You could:

** Use metal waste containers for chips (this may be a legal requirement in your area anyway).

** Encourage your machinists to use higher feed rates.  At ~.005" per tooth, you start getting frangible thick curled chips that fly away from the tool and don't wrap around it in "birds nests", at least in 20xx aluminum.  And you get your parts sooner.



Mike Halloran
Pembroke Pines, FL, USA

RE: Spontaneous Combustion of Aluminum

If you believe the work done by DMIC in '66, then no way.  Ignition temp for Al fines in air is over 1,200F.
There is a greater chance that the oil and solvents along with some rags was the ignition source.  Many light oils and solvents have ignition temps plenty low for this.

= = = = = = = = = = = = = = = = = = = =
Rust never sleeps
Neither should your protection
http://www.trent-tube.com/contact/Tech_Assist.cfm

RE: Spontaneous Combustion of Aluminum

From the Aluminium Federation (UK):
'does aluminium burn?'.
The answer is, of course, "No".  
http://www.alfed.org.uk/templates/alfed/content.asp?PageId=111

Interesting paper, especially if you've heard (the common misconception) that the British destroyer Sheffield sunk by Argentina in 1982 was due to a burning aluminum superstructure: The Ministry of Defence says it was steel.

Anyway, solid-fueled rockets commonly use fine aluminum powder or flake for fuel, but the Al particles must be small enough that the ignition heat isn't carried away from the surface.  As EdStainless says, ignition is pretty difficult.

I've even intentionally oxidized molten aluminum alloys up to 1400 oC. Due to the protective oxide film that forms on both solid & liquid Al, alloying with Mg or Zn is necessary for a reasonable reaction rate [but nowhere near 'burning'].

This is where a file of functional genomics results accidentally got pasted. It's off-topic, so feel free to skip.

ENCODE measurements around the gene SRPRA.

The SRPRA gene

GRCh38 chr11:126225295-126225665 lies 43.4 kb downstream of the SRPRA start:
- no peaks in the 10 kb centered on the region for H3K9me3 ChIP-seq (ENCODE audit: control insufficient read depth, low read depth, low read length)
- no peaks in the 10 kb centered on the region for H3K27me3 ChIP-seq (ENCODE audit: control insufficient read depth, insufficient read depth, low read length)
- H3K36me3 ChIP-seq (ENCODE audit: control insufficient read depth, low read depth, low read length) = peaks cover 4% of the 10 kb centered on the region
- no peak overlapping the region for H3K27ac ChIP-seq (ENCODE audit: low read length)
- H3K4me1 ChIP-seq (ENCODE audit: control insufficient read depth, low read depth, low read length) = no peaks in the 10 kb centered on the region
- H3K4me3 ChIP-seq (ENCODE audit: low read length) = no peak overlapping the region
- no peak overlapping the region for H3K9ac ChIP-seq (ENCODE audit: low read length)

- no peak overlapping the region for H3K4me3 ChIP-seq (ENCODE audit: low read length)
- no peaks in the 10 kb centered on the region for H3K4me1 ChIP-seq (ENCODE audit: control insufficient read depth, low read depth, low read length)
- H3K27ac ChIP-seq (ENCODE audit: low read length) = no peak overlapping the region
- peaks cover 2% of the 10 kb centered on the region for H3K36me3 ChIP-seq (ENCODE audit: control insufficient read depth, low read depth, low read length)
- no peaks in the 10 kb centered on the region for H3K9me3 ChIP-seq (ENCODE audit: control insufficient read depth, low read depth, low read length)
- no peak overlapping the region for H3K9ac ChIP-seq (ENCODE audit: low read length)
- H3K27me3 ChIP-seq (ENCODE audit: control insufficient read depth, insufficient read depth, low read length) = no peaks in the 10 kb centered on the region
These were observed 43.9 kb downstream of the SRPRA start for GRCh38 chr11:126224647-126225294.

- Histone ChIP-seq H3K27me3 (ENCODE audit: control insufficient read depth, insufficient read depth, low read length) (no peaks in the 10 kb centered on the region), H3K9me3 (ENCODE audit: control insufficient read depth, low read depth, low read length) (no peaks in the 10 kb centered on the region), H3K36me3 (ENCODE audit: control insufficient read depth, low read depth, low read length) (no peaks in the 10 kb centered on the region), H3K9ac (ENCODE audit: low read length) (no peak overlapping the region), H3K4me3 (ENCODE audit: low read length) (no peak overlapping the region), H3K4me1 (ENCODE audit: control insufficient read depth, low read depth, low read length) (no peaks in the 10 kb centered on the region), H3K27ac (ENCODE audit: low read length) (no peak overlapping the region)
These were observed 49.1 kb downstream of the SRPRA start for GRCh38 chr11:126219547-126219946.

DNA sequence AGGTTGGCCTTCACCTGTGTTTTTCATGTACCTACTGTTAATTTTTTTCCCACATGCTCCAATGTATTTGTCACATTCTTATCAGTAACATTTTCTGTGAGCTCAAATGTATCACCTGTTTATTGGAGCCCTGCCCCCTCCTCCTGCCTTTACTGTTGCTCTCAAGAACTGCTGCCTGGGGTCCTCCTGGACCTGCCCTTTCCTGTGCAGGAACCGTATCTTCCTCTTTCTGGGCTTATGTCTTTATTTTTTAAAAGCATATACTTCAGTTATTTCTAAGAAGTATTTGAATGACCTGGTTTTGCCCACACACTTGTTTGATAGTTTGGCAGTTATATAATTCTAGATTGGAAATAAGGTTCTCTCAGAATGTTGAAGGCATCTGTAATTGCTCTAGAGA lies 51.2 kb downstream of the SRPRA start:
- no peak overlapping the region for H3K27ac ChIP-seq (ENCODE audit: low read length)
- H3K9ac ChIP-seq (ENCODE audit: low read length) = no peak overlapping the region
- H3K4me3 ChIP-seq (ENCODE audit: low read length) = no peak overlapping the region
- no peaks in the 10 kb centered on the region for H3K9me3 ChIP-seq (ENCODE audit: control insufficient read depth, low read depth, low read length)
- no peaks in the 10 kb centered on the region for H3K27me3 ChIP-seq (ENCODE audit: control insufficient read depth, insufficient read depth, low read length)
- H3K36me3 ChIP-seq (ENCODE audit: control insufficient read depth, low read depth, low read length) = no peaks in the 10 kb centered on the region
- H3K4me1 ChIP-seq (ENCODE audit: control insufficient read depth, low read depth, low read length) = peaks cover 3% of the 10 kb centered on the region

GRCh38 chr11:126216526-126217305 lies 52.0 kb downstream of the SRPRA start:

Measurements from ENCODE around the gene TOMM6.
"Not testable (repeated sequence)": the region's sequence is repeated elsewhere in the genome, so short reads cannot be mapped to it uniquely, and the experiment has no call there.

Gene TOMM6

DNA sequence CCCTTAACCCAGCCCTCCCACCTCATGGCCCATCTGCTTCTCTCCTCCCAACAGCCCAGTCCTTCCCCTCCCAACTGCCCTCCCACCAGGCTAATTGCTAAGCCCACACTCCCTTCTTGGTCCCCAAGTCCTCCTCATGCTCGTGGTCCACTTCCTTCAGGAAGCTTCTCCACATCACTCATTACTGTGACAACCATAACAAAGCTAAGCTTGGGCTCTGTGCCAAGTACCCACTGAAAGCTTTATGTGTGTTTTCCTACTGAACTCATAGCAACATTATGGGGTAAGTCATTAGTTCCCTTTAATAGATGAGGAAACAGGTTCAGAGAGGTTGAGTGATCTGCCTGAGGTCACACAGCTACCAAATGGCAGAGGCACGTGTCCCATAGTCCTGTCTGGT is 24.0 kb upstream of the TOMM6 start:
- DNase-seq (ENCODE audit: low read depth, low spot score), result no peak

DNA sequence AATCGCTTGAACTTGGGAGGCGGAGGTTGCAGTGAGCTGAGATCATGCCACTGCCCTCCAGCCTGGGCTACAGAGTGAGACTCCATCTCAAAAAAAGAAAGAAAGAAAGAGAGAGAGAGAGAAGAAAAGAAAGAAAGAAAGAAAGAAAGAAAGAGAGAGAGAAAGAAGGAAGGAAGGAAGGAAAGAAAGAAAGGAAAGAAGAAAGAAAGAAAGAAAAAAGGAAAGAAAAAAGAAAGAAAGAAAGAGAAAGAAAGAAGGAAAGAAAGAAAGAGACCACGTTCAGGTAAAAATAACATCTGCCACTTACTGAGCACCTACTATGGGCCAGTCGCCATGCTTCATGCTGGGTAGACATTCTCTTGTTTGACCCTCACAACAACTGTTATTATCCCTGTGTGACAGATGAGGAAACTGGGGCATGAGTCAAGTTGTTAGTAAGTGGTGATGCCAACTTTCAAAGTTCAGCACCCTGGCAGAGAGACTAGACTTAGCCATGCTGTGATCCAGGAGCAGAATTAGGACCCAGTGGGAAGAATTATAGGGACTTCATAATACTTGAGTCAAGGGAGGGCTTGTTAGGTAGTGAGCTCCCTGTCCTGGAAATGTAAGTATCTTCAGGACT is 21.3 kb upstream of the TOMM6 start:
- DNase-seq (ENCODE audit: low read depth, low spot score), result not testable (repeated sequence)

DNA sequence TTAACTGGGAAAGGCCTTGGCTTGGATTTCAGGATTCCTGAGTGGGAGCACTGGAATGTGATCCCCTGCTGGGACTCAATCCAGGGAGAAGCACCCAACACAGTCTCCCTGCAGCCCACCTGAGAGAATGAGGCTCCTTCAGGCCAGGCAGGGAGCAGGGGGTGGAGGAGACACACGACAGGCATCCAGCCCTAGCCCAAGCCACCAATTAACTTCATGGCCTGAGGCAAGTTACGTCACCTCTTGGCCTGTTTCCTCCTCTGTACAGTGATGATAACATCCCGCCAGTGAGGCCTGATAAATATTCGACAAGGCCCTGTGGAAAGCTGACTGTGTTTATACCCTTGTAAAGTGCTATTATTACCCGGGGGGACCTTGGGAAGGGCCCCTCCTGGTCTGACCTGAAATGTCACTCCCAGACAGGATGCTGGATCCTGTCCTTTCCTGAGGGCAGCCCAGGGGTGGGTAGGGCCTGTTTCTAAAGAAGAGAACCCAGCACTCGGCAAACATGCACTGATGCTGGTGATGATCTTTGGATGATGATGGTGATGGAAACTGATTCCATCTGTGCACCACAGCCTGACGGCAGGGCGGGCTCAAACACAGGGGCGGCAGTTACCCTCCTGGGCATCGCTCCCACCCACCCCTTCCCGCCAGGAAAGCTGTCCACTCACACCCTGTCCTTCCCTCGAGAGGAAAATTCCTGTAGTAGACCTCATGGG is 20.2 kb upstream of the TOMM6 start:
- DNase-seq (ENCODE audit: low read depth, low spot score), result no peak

RE: Spontaneous Combustion of Aluminum

(OP)
Thank you everyone for your input...

At the least we have made a few "house keeping" changes to insure that this remote possibility cannot happen.

Red Flag This Post

Please let us know here why this post is inappropriate. Reasons such as off-topic, duplicates, flames, illegal, vulgar, or students posting their homework.

Red Flag Submitted

Thank you for helping keep Eng-Tips Forums free from inappropriate posts.
The Eng-Tips staff will check this out and take appropriate action.

Reply To This Thread

Posting in the Eng-Tips forums is a member-only feature.

Click Here to join Eng-Tips and talk with other members!


Resources

Overcoming Cutting Tool Challenges in Aerospace Machining
Aerospace manufacturing has always been on the cutting edge, from materials to production techniques. However, these two aspects of aerospace machining can conflict, as manufacturers strive to maintain machining efficiency with new materials by using new methods and cutting tools. Download Now
3D Scanning in the Automotive Industry
With over 100 years of production history, the automotive industry has been at the forefront of manufacturing technology since its inception. Whether the transformative technology of the day was the assembly line, the integration of robotics into the manufacturing process, or the switch from steel to aluminum frame chasses, the automotive industry has consistently implemented advanced technology into its manufacturing and production workflow to improve manufacturing and product performance. Today, the same is true. Download Now

Close Box

Join Eng-Tips® Today!

Join your peers on the Internet's largest technical engineering professional community.
It's easy to join and it's free.

Here's Why Members Love Eng-Tips Forums:

Register now while it's still free!

Already a member? Close this window and log in.

Join Us             Close